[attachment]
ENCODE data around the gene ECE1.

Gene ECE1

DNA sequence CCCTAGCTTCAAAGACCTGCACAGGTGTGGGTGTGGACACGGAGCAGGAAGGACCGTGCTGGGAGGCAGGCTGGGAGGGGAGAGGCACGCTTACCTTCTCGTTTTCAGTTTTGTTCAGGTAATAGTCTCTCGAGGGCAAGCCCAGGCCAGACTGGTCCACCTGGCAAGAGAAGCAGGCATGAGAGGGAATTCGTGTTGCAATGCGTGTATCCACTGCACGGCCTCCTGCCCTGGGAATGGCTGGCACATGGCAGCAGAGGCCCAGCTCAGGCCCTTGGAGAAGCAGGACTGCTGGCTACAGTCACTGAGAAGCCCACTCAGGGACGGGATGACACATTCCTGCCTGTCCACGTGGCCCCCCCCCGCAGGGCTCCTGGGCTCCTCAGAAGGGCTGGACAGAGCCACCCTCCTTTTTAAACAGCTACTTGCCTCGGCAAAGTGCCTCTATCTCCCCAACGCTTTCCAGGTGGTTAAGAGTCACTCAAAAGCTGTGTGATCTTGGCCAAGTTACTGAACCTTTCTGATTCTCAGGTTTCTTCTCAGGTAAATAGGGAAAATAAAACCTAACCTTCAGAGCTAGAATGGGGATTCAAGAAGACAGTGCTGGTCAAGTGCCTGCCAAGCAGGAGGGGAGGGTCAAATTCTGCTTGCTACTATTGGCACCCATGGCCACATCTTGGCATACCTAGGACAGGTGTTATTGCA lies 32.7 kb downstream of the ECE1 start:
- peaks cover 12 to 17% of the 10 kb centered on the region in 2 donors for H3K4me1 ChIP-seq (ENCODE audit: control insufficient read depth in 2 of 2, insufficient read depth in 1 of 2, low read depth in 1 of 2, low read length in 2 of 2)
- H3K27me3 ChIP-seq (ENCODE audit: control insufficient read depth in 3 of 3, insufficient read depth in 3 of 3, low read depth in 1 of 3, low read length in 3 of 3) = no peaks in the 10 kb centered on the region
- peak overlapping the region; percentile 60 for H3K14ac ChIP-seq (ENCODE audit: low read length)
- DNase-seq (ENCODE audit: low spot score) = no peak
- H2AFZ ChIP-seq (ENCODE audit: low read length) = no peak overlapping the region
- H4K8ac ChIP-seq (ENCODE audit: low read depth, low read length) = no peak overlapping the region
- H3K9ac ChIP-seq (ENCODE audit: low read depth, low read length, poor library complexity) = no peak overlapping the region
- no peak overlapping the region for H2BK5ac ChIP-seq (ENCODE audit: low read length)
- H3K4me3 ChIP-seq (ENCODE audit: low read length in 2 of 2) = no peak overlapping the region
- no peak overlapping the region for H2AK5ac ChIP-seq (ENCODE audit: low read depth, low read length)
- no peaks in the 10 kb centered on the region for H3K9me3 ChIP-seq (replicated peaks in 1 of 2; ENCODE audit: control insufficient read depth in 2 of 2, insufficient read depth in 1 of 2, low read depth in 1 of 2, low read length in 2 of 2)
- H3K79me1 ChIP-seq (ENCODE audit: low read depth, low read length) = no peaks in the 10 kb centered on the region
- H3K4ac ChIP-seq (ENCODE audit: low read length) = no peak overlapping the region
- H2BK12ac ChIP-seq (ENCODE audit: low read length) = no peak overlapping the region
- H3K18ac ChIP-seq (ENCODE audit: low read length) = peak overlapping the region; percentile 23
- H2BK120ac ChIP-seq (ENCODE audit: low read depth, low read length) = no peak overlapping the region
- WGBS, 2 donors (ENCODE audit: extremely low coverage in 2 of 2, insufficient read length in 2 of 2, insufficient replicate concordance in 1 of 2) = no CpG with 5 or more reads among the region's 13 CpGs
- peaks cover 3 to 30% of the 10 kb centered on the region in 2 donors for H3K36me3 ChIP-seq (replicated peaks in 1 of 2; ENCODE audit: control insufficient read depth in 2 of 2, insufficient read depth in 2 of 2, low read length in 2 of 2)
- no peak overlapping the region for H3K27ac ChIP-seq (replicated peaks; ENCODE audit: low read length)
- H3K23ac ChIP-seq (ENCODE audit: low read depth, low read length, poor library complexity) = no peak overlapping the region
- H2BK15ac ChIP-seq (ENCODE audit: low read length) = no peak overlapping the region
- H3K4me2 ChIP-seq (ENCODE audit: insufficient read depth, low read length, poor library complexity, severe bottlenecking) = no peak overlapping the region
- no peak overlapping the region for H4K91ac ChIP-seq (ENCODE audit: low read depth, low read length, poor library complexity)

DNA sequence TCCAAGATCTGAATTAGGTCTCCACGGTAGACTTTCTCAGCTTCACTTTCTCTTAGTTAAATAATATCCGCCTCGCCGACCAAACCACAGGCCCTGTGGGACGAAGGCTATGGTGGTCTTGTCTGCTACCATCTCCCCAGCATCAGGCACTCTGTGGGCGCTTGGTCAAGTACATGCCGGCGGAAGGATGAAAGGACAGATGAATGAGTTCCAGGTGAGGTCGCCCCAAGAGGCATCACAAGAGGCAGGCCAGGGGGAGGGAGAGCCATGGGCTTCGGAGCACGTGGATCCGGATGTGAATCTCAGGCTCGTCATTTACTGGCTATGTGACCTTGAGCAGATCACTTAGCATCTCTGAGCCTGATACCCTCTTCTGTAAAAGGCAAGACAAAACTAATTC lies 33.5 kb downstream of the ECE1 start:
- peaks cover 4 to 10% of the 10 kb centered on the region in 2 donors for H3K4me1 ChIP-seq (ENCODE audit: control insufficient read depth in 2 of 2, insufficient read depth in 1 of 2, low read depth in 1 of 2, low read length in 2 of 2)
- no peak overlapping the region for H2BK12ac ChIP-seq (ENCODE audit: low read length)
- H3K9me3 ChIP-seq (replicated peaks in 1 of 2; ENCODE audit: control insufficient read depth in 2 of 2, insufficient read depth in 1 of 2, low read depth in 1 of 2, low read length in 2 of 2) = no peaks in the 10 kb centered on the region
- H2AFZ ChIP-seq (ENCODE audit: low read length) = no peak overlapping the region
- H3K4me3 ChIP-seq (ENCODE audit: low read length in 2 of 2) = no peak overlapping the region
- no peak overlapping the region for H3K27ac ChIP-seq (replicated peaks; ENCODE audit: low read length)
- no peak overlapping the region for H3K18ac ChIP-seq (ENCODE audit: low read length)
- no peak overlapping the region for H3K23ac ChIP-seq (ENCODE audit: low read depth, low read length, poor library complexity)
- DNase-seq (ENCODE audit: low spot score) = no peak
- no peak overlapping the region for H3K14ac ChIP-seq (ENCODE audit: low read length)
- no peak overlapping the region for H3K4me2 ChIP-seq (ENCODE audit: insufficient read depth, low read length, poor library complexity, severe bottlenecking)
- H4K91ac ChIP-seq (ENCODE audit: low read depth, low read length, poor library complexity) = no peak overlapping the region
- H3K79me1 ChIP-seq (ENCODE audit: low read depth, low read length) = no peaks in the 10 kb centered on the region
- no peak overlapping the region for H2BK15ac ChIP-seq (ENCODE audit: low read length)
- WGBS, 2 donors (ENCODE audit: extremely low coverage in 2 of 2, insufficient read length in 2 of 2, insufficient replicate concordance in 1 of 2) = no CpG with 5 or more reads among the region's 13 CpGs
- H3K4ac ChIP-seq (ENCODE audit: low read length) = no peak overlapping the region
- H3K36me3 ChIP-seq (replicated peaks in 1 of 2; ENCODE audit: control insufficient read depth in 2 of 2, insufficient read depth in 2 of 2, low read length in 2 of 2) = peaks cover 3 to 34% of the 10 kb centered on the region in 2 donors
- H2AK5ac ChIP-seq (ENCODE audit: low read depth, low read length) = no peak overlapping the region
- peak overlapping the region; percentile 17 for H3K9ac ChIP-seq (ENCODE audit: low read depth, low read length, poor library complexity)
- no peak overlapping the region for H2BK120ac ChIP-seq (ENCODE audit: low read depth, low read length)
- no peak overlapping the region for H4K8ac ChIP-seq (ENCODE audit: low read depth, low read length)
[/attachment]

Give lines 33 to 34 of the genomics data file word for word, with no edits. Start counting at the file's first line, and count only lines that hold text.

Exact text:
- no peak overlapping the region for H3K27ac ChIP-seq (replicated peaks; ENCODE audit: low read length)
- no peak overlapping the region for H3K18ac ChIP-seq (ENCODE audit: low read length)